By Jordan Bimm
The Mark (Excerpt) | March 24, 2011
Jordan Bimm is a PhD candidate, Science and Technology Studies, York University.
... America’s space shuttle technology has a history, and importantly, it is a military one. Despite consistent efforts to brand NASA and its space ventures as “civilian” and primarily “scientific,” U.S. space missions have always had deep connections to military goals and the vast resources of the military-industrial-academic-complex. The space shuttle is only one example of these important, enduring linkages.
The space shuttle is essentially a high-tech descendant of German rocket-powered glider technology that was specifically designed for warfare. The first piloted rocket-powered glider was developed in 1943 for the Luftwaffe to intercept Allied bombers. Though that ended in a failure that killed both the pilot and the program, the concept survived the war. It was transferred to the U.S. along with a large contingent of German aviation and rocket experts as part of Operation Paperclip.
In the U.S. after the Second World War, small groups of scientists working for various branches of the armed services began to think about how best to get soldiers to and from Earth orbit as part of the protracted Cold War contest. In 1954, a proposal for the X-15 – a joint United States Air Force (USAF) and NACA (NASA’s previous incarnation) space plane that rocketed to very-high altitudes and glided back to Earth – was submitted to NACA, and approved for development. The name on the proposal was Walter Dornberger, a former high-ranking Nazi who, during the war, ran Wernher von Braun’s horrific prisoner-staffed V-2 rocket factory. Like von Braun, Dornberger escaped punishment because of his scientific and managerial expertise, and was brought to the U.S. and given powerful positions in the USAF and later at the Bell Aircraft Corporation.
Starting in 1962, the X-15 quietly carried a few military men to the edge of space, but these accomplishments were obscured by NASA’s high-profile rocket-and-capsule-based Project Mercury. Seeing space as a potential theatre of operations, the USAF kept working on vertical-takeoff, horizontal-landing space planes. In 1969, just as NASA was sending humans to the moon, then-president Richard Nixon approved NASA’s Integrated Launch and Re-entry Vehicle, the project that became the Space Shuttle Program.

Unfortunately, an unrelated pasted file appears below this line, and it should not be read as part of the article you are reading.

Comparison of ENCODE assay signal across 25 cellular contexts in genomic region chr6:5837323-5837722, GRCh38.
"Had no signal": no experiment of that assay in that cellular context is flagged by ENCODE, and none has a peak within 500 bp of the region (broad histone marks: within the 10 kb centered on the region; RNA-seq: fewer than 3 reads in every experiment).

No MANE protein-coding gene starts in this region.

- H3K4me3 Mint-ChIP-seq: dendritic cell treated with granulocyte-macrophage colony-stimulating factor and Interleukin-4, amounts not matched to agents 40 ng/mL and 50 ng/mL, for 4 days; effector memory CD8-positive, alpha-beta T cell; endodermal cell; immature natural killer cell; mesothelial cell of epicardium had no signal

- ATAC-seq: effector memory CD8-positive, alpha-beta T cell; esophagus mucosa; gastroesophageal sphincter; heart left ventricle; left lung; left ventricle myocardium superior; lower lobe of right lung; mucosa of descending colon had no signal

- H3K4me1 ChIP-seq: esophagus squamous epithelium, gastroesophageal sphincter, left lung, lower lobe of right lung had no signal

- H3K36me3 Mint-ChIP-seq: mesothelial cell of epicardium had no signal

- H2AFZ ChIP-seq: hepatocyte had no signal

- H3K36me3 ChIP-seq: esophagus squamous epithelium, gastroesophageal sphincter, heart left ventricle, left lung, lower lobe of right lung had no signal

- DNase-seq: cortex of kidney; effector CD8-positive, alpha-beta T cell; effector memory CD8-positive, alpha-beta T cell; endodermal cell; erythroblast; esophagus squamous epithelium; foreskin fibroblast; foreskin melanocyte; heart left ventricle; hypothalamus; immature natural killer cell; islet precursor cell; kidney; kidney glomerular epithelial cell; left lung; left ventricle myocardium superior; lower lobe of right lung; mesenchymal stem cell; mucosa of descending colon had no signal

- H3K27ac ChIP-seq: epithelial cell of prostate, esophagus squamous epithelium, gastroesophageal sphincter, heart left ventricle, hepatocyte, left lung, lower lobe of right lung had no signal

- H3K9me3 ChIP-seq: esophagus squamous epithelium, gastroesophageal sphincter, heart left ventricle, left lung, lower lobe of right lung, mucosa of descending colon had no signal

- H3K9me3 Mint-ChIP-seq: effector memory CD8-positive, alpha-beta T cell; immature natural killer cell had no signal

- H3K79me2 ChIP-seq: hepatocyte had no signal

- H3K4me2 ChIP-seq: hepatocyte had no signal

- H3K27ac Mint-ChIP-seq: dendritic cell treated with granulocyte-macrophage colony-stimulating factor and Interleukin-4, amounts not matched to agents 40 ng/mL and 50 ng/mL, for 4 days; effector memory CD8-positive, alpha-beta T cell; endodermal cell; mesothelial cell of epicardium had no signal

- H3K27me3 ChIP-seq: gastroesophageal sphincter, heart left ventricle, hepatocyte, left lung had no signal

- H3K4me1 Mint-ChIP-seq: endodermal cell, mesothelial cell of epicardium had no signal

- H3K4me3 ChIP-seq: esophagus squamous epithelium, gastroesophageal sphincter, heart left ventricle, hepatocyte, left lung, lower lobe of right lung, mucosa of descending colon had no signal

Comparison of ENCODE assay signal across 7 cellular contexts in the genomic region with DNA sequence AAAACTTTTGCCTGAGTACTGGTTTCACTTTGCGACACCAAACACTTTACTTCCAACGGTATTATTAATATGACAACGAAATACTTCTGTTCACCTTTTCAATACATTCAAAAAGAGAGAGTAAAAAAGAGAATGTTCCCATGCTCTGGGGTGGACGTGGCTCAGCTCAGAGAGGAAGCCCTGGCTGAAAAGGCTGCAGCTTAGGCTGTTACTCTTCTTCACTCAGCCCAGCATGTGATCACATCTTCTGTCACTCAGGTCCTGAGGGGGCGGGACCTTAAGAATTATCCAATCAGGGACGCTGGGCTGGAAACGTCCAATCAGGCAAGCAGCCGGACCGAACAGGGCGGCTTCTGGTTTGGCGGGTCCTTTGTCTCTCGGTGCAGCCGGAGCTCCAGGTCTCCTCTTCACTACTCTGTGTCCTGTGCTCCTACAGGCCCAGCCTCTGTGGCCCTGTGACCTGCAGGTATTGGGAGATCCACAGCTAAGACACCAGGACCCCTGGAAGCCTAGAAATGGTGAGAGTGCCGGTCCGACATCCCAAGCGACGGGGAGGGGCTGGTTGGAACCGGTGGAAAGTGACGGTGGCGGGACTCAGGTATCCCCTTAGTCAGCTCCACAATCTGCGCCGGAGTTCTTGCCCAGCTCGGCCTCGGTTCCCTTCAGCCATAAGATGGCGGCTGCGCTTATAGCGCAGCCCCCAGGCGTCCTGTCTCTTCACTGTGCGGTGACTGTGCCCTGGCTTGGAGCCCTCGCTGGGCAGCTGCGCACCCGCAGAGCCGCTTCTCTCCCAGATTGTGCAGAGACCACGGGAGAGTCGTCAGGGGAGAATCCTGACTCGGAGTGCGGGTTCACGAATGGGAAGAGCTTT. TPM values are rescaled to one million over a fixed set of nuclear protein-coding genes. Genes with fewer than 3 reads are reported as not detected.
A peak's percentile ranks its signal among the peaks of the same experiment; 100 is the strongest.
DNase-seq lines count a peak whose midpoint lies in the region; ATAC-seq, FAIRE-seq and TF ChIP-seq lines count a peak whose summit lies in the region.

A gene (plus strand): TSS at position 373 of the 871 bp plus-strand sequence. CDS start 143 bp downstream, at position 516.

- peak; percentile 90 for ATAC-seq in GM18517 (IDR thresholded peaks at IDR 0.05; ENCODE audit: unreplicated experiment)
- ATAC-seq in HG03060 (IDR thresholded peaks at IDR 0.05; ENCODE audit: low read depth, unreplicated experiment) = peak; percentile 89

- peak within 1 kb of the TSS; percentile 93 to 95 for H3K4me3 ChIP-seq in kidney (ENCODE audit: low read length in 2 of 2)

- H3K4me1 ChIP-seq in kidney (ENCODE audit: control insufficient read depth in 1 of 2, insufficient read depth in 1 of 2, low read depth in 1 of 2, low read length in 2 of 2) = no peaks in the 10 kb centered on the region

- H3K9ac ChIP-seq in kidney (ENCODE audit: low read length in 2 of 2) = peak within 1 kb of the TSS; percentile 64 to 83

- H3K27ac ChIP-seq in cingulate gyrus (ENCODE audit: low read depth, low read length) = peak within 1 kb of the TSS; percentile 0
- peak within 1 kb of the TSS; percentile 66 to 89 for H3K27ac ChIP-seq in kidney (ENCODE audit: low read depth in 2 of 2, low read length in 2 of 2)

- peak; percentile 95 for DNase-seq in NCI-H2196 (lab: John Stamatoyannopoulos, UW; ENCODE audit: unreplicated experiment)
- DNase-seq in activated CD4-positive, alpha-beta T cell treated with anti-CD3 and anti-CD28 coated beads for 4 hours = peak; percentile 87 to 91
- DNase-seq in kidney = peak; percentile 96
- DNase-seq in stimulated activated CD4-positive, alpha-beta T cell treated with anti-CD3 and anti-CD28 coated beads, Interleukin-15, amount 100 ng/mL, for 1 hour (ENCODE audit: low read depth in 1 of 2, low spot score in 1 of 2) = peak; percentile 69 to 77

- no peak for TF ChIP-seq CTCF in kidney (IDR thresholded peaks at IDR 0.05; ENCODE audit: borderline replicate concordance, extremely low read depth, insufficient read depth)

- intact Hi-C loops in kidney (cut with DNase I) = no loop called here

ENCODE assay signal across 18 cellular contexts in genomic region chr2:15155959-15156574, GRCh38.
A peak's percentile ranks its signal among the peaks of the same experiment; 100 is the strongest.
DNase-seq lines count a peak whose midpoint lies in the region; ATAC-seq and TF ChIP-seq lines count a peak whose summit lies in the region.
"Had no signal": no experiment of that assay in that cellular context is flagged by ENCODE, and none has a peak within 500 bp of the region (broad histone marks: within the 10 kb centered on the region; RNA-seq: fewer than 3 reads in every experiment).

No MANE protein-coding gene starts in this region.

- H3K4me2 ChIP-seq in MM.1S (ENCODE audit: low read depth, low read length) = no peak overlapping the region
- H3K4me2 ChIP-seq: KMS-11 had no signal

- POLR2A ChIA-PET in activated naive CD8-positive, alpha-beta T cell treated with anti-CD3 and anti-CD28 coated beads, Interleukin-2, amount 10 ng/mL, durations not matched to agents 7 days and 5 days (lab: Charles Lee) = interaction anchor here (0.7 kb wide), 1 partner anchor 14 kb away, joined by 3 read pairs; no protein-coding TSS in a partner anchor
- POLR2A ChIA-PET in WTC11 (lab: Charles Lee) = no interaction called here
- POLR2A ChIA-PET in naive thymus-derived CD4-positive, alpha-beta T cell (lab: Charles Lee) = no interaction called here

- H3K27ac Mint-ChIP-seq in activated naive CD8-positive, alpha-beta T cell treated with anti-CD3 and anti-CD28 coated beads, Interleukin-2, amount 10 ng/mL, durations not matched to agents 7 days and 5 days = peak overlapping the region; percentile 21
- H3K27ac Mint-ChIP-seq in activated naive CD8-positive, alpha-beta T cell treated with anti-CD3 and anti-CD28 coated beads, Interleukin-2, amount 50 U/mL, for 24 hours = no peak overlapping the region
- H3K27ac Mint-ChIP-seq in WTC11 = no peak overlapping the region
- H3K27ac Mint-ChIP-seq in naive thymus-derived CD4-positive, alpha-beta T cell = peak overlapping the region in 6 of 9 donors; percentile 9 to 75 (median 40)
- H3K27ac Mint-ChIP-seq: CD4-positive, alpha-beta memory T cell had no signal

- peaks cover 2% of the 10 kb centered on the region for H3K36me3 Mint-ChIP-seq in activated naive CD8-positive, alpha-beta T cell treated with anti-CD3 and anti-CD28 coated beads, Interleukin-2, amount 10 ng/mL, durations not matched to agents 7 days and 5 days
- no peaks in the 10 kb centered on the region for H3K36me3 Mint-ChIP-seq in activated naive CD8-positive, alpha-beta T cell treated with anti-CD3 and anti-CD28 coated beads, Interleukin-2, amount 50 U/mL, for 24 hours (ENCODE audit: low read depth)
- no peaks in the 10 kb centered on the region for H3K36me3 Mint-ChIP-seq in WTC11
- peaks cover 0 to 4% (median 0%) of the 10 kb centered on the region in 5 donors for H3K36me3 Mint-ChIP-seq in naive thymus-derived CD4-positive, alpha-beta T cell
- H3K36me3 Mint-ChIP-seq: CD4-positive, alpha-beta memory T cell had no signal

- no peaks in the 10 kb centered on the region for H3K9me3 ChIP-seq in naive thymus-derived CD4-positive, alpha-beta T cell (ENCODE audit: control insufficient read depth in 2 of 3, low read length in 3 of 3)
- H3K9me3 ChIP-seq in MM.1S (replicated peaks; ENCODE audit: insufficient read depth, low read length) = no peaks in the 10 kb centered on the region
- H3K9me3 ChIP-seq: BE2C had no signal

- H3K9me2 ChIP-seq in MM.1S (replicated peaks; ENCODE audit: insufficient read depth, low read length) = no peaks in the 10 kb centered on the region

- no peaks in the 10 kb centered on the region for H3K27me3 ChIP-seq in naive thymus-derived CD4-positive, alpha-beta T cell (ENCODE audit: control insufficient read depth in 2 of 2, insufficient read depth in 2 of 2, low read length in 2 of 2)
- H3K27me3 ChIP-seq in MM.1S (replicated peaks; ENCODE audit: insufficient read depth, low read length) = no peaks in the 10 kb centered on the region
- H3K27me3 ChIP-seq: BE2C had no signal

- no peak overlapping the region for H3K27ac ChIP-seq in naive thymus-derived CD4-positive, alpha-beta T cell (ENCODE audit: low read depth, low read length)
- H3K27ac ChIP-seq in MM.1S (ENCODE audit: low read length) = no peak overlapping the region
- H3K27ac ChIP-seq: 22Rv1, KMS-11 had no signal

Finally, in 1981, the visually striking and iconic shuttle system – with its white-bodied, black-nosed glider fixed halfway up a large external fuel tank, and flanked by two expendable rocket boosters – was test-flown and declared “operational” by Ronald Reagan, who was president at the time.
The stated goals of the shuttle were to provide NASA with the means to launch humans and cargo into Earth orbit frequently and relatively inexpensively. The key to this, it was thought, would be its reusability. With the shuttle, space flight was going to become both routine and profitable. However, unlike the ostensibly “civilian” Mercury, Gemini, and Apollo programs, the shuttle was to have explicit military applications. For instance, between 1981 and 1992, 10 shuttle flights were classified as Department of Defence missions – most likely to deploy or repair spy satellites. The composition of shuttle crews reflects this military background. Out of the 135 NASA space shuttle missions, every single commander and pilot has been military or ex-military personnel. ...